We all want the everyday pleasures of a social life. Yet this is one of the areas of life people with learning disabilities can find most challenging, resulting in loneliness and isolation.

Robert is 20, and has Asperger Syndrome. He has been going to Langdon Brady Club since it opened five years ago. The Club is a way for teenagers with learning disabilities to meet new people, make friends and have fun. 

His mother says: “Before the Club opened, Robert had wanted friends of his own and to go out, as his younger brother did, but Robert could not make any friends and got frustrated. Now, through Brady, Robert has made a good circle of friends, who also all see each other outside Brady. Due to Brady, Robert has grown as a person and is willing to try new things.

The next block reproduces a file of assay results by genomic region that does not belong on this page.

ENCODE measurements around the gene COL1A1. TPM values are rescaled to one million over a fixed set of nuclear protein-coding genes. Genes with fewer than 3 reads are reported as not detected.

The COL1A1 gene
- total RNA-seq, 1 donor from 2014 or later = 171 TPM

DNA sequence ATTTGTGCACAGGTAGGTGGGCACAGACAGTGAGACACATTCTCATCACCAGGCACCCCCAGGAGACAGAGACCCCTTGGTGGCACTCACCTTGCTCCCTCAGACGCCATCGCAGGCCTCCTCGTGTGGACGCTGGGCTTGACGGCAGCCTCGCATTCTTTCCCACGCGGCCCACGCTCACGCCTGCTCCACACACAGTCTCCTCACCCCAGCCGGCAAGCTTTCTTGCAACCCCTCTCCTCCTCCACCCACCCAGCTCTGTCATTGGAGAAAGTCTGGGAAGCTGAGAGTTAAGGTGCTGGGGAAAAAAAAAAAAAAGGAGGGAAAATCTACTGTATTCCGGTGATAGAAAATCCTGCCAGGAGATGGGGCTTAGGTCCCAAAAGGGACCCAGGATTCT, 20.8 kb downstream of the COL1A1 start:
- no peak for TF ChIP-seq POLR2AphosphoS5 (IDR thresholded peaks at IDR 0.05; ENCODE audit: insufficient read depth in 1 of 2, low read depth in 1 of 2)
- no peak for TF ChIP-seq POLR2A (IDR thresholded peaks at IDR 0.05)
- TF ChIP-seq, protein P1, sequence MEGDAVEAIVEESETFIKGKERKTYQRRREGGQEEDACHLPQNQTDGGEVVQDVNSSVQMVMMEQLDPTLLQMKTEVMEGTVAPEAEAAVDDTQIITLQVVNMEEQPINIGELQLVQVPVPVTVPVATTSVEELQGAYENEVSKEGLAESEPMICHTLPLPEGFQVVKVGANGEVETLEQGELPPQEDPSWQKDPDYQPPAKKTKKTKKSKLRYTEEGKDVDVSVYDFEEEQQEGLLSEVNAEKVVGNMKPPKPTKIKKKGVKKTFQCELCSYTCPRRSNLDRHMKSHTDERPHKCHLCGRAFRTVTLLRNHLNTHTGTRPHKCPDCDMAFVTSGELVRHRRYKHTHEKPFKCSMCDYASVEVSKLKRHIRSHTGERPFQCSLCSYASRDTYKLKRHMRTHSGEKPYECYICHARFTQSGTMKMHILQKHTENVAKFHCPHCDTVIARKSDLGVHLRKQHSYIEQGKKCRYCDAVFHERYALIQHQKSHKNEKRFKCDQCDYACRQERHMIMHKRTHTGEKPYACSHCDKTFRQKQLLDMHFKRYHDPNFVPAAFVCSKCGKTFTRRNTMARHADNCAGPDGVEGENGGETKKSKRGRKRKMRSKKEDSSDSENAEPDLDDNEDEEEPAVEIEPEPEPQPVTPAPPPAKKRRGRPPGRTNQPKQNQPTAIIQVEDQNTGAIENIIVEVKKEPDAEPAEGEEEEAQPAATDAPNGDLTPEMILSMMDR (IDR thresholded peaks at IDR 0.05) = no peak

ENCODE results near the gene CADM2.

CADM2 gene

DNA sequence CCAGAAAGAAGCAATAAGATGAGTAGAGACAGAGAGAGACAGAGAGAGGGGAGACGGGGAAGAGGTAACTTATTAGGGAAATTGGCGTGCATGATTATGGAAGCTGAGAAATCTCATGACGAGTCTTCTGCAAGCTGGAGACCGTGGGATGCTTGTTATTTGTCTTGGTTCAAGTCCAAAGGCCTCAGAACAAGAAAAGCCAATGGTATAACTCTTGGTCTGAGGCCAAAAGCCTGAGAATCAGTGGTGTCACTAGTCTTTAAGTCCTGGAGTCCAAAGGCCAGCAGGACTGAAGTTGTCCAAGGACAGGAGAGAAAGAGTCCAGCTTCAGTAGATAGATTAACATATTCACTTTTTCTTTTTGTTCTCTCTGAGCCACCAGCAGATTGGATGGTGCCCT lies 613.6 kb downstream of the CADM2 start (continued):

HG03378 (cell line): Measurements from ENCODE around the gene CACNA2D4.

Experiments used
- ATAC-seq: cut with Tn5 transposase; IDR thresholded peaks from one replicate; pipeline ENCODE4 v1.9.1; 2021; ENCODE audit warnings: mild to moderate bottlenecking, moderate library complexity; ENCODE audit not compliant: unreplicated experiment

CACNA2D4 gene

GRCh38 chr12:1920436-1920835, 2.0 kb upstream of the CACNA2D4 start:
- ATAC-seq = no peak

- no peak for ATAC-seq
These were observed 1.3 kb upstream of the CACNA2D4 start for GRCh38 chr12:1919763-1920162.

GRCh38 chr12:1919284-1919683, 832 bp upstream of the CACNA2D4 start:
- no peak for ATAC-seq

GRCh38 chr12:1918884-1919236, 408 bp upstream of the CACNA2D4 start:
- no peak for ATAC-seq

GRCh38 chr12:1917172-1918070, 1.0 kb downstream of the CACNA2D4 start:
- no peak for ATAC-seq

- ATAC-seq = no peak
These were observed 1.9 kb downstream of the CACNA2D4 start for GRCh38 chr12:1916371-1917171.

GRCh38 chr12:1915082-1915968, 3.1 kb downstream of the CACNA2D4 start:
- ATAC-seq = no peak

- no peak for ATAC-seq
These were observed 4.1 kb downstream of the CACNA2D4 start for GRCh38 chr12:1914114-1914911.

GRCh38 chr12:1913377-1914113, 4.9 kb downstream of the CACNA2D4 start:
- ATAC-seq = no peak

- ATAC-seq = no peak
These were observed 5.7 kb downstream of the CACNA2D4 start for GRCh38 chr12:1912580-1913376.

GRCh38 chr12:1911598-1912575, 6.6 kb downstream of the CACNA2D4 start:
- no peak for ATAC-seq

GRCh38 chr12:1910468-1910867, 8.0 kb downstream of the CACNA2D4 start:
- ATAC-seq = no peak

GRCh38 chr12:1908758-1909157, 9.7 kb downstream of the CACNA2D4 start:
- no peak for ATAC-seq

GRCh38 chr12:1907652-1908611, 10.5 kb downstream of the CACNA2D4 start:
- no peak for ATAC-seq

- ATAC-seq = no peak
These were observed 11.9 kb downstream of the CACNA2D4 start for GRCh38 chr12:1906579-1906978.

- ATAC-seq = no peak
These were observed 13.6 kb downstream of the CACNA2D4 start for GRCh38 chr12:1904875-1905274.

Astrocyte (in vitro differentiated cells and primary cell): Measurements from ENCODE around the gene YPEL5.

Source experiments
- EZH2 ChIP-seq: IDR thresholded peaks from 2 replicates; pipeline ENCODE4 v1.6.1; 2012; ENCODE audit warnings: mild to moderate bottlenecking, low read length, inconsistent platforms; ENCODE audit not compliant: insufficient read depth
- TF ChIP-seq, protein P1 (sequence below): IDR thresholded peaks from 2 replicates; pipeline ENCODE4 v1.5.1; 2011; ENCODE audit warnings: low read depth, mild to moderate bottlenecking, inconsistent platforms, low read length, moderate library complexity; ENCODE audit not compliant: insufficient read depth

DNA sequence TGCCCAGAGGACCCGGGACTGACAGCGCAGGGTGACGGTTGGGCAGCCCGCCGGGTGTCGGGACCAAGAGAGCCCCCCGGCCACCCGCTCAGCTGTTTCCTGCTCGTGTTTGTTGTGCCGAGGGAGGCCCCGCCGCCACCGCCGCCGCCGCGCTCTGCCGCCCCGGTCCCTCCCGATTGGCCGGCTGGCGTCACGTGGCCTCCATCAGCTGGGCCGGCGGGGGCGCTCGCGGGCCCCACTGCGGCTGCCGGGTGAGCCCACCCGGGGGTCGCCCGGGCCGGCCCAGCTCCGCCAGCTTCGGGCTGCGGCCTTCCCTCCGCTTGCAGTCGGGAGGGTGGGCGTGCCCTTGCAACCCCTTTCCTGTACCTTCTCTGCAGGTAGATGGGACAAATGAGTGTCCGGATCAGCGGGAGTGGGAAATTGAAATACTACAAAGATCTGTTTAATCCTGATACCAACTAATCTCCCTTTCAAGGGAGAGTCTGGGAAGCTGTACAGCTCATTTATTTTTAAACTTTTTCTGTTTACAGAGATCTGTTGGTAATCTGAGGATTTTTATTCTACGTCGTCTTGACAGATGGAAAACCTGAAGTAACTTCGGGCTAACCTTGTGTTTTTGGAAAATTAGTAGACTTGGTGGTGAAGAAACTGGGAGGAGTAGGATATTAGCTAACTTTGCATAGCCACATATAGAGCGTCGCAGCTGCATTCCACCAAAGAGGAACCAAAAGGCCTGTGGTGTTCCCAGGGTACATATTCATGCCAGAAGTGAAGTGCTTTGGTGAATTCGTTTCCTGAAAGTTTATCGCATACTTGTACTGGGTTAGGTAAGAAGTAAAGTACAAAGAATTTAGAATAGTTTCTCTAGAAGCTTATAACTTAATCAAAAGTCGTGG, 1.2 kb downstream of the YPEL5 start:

“The activities that Langdon offer means that Robert is doing something nearly every day.”

Robert's mother

“Robert has now started getting outreach support from Langdon, and is supported to try new activities such as the nightclub evening and golf. The activities that Langdon offer their members means that Robert is doing something nearly every day.”

Robert is just one of 23,171 people in the Jewish community who have learning disabilities, according
to research by JPR, commissioned by Langdon. As Langdon celebrates its 25th Anniversary, we thought it important to highlight not just the scale of the issue, but to understand more both about the ‘invisible disabilities’ and the people who have them.